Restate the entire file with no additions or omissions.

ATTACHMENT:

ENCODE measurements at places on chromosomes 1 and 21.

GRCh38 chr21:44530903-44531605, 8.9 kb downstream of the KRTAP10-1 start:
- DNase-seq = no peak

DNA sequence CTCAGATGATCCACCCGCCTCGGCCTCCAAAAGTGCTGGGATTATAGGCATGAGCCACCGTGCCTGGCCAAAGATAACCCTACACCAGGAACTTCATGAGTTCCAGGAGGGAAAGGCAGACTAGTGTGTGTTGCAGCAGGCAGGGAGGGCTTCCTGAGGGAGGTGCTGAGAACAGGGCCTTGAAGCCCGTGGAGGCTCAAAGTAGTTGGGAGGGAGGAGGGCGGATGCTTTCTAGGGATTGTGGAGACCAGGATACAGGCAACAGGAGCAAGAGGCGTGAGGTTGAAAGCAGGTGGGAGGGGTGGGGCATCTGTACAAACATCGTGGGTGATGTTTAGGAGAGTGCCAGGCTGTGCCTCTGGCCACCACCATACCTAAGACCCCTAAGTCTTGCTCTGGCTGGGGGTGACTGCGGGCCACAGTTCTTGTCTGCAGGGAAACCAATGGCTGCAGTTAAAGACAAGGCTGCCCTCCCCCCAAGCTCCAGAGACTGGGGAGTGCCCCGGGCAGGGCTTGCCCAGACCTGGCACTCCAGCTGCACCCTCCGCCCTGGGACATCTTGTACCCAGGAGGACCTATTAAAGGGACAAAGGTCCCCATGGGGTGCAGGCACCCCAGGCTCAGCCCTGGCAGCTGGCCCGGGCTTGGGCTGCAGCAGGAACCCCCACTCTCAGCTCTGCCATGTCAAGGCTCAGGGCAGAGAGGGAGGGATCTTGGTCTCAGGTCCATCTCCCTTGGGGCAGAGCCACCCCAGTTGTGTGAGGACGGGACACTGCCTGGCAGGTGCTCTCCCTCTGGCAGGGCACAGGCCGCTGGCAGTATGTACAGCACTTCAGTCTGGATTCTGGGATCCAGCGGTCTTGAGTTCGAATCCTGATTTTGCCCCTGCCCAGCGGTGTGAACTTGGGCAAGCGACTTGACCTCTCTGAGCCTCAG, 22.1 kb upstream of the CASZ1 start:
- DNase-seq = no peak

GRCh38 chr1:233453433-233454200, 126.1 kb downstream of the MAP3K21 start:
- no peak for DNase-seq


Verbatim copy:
ENCODE measurements at places on chromosomes 1 and 21.

GRCh38 chr21:44530903-44531605, 8.9 kb downstream of the KRTAP10-1 start:
- DNase-seq = no peak

DNA sequence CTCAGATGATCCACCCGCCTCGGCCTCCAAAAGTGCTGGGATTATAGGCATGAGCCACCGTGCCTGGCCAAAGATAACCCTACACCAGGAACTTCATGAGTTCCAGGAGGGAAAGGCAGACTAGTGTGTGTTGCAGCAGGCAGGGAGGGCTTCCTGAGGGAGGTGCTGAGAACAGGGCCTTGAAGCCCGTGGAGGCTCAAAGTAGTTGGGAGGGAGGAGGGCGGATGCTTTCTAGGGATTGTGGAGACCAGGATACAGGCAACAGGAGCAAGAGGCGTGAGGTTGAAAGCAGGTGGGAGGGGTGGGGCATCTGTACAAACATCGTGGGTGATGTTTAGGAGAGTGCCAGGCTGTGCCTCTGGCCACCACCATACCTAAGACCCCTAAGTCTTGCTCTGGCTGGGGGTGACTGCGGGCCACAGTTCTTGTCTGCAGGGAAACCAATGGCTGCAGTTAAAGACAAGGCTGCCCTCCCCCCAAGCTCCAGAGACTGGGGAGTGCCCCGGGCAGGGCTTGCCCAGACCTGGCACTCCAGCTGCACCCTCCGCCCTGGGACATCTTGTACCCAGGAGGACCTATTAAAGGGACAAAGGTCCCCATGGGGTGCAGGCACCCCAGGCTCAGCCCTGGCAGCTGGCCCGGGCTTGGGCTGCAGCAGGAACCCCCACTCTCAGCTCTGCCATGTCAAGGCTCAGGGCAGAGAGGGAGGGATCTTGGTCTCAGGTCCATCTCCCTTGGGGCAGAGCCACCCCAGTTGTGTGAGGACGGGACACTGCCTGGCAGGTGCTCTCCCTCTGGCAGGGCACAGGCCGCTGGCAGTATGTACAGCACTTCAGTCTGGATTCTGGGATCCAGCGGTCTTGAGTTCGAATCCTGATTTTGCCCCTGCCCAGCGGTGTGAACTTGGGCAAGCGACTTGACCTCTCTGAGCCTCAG, 22.1 kb upstream of the CASZ1 start:
- DNase-seq = no peak

GRCh38 chr1:233453433-233454200, 126.1 kb downstream of the MAP3K21 start:
- no peak for DNase-seq